The late President of the Board of Trade would know all about this. When we had the War obligations before us I made the utmost endeavour to elicit information both from the Home Secretary and the hon. Gentleman who now represents the Board of Trade. But on that occasion they pleaded that they were new to their job, and scarcely knew the inside of their offices, that this was done by their predecessors, and that I should apply to them. Here is an occasion on which a Vote has to be taken in pursuance of the obligations which were then sanctioned. We are told that there is an additional sum required. As to how this sum has accrued and in respect of what obligations it is payable, no light is thrown except that it is a war obligation that is to run for the next ten years. We are told that the agreement is dated the 8th of June, 1915. Obviously, if that is so, the capital could not have been subscribed at that date. Apparently the large part of the capital was not subscribed until November last. I do not know how the sum of £41,000 has accrued 522 as interest on capital which was only subscribed in November last, or for how long a period we are providing in this supplemental Estimate. I have some difficulty in calculating while on my feet, but it seems to me a large sum for a short period up to the 31st March. The hon. Gentleman has told us that the sum subscribed is £800,000, and consequently the amount mentioned here is the amount payable. He cannot tell us anything about the operations of this corporation. Has it actually gone into business? Has it done anything to encourage trade between this country and Italy? I do not know whether anything has been done or not. Has this interest to be paid irrespective of whether the corporation has done anything or not? On all these points there is complete silence. Here we are left in the same position as in the first Estimate. Nobody seems to know anything, and there seems to be nobody in the House who can prompt Members. The Solicitor-General has made a speech of considerable length, but he merely stated a number of generalities with his usual facility and lucidity. What we want in this case is detail. Apparently the new Government has a soul above detail. Possibly the result of having a War Cabinet is to impress upon subordinates of the Government that they can treat detail as a matter of absolutely no consequence. I hope that the Committee of this House, in the course of these Supplementary Estimates and of the main Estimates of this Session, will show that they do not share that view.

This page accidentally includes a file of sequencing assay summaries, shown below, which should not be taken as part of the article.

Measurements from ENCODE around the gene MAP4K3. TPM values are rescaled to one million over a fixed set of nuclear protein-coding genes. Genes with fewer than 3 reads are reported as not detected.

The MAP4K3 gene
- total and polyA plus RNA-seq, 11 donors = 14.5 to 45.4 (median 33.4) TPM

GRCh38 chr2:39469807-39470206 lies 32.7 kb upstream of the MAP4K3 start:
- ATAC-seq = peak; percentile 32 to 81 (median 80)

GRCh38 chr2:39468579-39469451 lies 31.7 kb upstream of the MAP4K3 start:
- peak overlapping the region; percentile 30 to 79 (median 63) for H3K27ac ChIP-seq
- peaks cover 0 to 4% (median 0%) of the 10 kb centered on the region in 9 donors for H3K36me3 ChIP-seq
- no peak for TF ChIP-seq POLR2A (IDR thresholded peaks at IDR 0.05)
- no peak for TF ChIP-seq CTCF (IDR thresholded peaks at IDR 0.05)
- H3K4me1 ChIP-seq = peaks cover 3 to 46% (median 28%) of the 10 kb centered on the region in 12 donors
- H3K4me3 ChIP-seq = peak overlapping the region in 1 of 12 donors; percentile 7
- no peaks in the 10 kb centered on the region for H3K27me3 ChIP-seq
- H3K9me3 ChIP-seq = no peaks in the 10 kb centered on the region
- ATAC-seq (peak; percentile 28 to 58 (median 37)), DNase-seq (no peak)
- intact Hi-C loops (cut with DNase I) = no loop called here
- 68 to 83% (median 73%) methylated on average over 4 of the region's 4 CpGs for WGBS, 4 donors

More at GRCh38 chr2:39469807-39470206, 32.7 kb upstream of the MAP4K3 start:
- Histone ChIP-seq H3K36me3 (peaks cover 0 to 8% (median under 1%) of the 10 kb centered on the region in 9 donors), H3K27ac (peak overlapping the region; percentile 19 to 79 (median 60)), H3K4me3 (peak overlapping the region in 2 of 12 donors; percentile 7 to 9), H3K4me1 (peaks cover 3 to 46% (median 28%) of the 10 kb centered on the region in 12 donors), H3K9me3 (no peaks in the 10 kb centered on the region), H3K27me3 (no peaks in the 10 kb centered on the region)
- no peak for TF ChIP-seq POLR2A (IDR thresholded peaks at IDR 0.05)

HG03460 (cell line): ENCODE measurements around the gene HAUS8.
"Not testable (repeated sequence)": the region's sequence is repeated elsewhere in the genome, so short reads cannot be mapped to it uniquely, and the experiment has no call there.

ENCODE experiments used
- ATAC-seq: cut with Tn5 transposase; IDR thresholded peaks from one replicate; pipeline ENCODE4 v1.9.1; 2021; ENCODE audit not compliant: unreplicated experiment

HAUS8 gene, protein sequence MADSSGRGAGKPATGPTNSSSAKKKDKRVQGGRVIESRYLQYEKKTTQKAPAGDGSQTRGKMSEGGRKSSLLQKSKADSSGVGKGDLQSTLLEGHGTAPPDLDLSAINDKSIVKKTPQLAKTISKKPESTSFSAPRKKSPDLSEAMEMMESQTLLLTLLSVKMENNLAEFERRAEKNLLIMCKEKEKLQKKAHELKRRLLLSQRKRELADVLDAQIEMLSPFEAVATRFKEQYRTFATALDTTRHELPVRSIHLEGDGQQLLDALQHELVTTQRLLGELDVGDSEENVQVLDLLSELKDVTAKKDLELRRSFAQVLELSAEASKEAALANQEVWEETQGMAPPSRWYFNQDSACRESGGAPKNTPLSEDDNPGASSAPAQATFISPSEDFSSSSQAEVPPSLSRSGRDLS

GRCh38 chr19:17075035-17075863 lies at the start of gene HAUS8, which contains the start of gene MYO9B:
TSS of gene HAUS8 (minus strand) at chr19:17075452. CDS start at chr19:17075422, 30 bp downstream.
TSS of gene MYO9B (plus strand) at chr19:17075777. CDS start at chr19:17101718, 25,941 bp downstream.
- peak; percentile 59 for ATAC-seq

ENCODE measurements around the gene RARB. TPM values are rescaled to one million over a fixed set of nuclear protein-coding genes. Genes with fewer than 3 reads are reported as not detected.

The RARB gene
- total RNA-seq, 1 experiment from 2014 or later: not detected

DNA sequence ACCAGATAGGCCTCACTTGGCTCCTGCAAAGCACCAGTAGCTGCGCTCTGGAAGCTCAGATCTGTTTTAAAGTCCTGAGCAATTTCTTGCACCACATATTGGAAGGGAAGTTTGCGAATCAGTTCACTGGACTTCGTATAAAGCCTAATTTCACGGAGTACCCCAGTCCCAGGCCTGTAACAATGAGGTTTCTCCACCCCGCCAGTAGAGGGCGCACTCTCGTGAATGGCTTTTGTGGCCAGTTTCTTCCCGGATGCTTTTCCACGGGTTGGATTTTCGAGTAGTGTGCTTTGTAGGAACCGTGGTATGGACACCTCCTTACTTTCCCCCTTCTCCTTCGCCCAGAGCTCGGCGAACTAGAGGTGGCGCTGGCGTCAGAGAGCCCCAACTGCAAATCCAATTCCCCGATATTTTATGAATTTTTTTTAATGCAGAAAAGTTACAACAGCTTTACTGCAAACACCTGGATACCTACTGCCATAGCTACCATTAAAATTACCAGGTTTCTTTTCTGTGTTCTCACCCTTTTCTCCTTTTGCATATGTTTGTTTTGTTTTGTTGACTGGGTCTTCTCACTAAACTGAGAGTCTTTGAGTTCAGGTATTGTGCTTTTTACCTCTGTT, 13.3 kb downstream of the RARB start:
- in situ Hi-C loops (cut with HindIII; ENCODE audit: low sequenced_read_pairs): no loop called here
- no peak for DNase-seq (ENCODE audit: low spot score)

§ Major NEWMAN